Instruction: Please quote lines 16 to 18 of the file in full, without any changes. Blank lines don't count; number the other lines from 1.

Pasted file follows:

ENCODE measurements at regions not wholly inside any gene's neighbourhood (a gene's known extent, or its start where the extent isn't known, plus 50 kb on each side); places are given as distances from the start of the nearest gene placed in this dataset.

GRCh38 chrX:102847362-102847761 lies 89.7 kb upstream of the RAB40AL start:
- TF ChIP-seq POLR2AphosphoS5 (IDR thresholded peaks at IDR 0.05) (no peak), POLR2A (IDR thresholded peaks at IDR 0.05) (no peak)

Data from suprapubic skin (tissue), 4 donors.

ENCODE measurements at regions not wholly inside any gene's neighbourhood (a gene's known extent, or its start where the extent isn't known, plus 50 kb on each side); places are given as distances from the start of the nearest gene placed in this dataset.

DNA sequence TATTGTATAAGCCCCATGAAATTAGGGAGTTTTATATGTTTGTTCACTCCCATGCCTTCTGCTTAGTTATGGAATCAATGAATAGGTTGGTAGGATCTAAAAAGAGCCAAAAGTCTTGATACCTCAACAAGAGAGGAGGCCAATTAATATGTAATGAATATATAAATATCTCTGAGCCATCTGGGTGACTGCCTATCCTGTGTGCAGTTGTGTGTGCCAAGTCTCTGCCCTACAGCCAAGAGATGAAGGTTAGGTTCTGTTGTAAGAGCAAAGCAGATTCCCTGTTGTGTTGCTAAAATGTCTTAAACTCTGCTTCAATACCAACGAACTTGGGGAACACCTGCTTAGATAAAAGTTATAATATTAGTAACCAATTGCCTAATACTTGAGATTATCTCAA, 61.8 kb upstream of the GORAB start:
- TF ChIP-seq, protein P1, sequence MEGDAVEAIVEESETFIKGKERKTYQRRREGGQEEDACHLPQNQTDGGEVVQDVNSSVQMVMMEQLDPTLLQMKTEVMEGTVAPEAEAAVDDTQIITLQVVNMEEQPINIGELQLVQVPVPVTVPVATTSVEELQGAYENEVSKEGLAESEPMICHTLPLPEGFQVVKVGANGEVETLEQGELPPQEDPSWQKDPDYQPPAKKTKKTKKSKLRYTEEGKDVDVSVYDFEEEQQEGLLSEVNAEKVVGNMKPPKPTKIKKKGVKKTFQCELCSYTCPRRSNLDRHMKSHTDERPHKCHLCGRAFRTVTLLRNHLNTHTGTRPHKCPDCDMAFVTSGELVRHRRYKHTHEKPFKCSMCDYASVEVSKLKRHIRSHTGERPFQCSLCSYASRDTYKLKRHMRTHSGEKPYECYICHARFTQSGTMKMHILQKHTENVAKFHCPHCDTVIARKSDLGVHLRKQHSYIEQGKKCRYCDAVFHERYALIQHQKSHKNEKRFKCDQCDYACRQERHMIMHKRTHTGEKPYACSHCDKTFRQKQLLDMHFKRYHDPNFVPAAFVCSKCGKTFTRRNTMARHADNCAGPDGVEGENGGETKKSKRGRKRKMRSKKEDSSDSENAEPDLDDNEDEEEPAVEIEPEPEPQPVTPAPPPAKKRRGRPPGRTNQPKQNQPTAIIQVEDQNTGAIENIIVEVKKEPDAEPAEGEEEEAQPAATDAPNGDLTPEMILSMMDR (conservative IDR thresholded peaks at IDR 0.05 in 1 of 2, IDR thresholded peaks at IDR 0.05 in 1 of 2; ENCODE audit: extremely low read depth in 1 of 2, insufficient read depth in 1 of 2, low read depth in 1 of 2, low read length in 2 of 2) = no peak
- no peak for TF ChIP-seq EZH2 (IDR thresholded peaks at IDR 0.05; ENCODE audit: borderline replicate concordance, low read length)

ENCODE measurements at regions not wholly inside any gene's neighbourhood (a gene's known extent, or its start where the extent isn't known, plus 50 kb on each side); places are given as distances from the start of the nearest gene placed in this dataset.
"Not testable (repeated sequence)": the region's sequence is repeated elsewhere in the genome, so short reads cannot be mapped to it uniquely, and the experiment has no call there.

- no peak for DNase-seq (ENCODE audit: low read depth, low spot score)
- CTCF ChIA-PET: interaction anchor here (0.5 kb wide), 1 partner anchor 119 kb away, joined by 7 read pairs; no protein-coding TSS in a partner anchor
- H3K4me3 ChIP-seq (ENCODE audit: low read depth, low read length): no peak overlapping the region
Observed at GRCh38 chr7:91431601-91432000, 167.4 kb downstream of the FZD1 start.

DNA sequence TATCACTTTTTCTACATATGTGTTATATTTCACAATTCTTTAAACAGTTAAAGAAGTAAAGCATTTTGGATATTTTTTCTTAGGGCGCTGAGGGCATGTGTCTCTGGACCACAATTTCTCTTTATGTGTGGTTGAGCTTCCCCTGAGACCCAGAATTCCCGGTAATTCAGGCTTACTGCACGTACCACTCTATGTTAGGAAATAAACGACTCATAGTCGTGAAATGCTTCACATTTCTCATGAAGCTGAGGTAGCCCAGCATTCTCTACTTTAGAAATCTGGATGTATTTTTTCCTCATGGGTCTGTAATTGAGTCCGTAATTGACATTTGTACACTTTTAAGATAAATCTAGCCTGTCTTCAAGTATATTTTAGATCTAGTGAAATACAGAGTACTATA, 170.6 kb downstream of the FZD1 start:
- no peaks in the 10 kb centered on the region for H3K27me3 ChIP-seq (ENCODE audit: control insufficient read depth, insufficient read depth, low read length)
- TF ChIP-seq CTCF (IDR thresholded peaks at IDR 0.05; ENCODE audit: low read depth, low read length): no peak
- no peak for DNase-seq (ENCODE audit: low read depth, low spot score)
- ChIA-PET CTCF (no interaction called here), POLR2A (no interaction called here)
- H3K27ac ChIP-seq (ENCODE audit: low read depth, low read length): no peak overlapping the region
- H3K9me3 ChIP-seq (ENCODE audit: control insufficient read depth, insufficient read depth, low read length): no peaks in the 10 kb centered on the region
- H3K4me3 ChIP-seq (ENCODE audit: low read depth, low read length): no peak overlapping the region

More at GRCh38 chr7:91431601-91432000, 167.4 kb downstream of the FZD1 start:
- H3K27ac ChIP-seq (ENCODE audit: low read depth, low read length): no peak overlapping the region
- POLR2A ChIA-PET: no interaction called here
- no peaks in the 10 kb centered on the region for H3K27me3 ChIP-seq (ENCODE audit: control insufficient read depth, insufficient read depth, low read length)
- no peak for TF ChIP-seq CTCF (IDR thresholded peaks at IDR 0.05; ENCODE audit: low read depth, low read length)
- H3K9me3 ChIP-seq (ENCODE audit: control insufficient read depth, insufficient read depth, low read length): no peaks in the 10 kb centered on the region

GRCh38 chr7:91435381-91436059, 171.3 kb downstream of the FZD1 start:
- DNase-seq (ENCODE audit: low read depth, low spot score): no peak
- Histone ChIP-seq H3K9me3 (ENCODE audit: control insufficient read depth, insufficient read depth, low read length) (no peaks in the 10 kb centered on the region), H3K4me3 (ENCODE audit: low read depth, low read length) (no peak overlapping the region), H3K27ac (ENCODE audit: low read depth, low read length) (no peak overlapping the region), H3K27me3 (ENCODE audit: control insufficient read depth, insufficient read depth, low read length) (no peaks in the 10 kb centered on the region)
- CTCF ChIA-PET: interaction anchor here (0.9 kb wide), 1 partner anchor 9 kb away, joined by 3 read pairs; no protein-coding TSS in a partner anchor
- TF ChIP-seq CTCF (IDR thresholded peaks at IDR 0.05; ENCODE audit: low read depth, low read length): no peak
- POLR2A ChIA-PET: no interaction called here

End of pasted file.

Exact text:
- no peaks in the 10 kb centered on the region for H3K27me3 ChIP-seq (ENCODE audit: control insufficient read depth, insufficient read depth, low read length)
- TF ChIP-seq CTCF (IDR thresholded peaks at IDR 0.05; ENCODE audit: low read depth, low read length): no peak
- no peak for DNase-seq (ENCODE audit: low read depth, low spot score)